Corigliano: Phantasmagoria; Fantasia on an Ostinato; Three Hallucinations

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COMPOSERS: Corigliano
LABELS: Ondine
ALBUM TITLE: Corigliano: Phantasmagoria
WORKS: Phantasmagoria; Fantasia on an Ostinato; Three Hallucinations
PERFORMER: Tampere PO/Eri Klas
The more I hear of John Corigliano’s music, the more I like it. He has an enquiring ear, prepared to learn from the modernists, but he also has roots in late-Romanticism, the sound collages of Charles Ives, Hollywood and perhaps even the great American cartoon soundtracks. The result is music that sounds pointedly ironic one moment, warmly open-hearted the next, where desolation alternates with uproarious humour, orgiastic violence with touching sentimentality. Titles like Phantasmagoria and Three Hallucinations are entirely apt for music that seems to spend most of its time teetering across a vertiginous stylistic tightrope. And yet it’s all clearly the work of one strongly individual mind.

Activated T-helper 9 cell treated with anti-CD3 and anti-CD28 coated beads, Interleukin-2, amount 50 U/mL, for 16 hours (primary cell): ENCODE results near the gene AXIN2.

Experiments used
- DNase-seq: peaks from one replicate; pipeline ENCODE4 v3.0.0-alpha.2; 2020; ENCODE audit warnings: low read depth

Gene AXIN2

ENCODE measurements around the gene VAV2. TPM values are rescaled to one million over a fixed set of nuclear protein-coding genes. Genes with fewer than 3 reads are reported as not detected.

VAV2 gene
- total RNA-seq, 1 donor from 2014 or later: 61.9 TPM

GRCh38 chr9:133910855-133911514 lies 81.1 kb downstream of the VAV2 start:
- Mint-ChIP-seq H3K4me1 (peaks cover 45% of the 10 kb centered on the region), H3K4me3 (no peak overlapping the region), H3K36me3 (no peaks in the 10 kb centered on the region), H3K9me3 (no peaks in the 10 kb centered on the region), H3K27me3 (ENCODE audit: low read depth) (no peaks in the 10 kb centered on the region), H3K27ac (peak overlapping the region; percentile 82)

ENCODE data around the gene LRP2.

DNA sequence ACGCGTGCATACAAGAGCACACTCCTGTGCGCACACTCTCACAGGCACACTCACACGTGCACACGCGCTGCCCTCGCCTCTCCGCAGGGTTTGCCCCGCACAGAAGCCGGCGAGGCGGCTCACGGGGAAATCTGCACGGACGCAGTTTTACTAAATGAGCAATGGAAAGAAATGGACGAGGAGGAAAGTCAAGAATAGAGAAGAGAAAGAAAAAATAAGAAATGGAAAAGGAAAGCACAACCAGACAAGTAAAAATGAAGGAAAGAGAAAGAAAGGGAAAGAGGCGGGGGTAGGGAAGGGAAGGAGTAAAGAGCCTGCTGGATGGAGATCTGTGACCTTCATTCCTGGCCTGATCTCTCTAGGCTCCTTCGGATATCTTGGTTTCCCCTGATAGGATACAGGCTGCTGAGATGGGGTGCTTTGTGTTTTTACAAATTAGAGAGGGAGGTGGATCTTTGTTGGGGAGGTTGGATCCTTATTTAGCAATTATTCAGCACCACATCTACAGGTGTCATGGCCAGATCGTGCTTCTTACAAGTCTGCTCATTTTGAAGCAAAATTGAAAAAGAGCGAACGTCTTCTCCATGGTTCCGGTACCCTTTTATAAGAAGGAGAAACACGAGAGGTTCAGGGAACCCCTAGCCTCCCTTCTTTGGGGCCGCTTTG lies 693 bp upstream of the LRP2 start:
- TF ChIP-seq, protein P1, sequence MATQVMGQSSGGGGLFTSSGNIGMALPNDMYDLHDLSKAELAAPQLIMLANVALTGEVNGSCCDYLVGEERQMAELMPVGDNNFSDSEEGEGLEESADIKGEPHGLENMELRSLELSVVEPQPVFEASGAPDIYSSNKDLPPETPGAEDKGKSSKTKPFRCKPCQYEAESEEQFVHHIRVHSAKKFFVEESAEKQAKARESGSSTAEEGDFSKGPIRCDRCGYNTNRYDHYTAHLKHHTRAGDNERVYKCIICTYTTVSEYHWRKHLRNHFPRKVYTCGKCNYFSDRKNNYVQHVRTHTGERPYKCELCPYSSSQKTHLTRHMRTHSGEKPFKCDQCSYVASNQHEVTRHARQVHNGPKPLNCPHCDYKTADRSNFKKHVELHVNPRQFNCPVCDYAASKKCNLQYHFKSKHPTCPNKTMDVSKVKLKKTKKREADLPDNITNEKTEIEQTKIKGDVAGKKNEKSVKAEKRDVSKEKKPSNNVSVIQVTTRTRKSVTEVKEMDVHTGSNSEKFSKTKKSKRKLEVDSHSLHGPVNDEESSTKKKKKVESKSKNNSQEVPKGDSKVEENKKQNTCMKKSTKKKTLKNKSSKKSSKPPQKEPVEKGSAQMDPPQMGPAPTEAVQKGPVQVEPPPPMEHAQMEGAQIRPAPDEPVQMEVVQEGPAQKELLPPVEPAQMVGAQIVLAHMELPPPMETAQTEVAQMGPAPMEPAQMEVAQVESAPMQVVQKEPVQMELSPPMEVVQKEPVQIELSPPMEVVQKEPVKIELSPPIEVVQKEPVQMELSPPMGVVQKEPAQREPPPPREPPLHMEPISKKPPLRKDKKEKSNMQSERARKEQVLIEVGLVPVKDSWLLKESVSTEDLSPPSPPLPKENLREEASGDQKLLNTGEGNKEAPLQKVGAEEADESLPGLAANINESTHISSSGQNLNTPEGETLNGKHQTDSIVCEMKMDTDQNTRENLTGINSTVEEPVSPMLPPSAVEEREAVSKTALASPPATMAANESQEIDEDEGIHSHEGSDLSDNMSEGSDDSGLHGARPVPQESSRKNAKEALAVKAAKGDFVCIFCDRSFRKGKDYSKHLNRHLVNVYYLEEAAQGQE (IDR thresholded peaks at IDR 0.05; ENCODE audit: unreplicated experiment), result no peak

So too is the fascinating Fantasia on an Ostinato, even though most of its material actually derives from the famous Allegretto from Beethoven’s Seventh Symphony. Actually I think the Fantasia works better in what I presume is its original version for piano solo. Brilliant as Corigliano’s orchestration is, the piano’s subtler colours are better suited to this intimate dream-dissection of Beethoven’s mesmerizing repeated rhythm. Even so the performances are highly accomplished and seem thoroughly absorbed throughout, and the recordings don’t let them down – everything emerges with clarity and conviction.


Stephen Johnson